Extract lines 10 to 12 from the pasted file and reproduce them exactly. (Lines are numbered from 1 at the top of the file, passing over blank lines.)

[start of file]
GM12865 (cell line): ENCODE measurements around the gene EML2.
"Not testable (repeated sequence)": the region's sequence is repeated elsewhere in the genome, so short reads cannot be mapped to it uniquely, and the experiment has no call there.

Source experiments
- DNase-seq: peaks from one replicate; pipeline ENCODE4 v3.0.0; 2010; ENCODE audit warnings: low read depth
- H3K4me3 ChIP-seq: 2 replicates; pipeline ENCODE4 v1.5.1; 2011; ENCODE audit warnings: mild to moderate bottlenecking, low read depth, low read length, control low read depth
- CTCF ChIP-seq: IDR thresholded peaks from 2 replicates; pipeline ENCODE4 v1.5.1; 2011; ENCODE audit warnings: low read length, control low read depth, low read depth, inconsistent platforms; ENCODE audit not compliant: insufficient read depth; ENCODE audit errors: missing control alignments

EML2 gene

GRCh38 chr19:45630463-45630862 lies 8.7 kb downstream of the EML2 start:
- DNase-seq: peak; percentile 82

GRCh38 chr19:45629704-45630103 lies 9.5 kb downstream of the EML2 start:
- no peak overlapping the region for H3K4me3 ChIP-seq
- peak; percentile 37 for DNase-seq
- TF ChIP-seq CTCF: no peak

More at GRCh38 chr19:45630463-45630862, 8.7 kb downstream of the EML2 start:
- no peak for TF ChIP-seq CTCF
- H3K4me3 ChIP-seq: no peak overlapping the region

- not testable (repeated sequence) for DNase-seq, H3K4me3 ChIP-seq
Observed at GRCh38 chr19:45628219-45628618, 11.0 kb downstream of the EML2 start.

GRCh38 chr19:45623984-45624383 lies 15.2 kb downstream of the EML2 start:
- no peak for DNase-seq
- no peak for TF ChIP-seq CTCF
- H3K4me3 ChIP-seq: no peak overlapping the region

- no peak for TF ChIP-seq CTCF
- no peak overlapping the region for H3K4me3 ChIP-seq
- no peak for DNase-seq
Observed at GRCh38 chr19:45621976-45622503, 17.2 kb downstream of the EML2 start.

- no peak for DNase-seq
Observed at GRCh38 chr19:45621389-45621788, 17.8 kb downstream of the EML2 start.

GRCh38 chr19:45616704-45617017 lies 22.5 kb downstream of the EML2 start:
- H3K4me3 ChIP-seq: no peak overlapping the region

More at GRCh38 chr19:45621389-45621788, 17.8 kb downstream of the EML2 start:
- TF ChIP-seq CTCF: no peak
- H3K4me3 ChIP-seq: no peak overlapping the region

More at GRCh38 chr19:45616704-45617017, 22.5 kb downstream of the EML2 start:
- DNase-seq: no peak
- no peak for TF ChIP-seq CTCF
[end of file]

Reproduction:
GRCh38 chr19:45629704-45630103 lies 9.5 kb downstream of the EML2 start:
- no peak overlapping the region for H3K4me3 ChIP-seq
- peak; percentile 37 for DNase-seq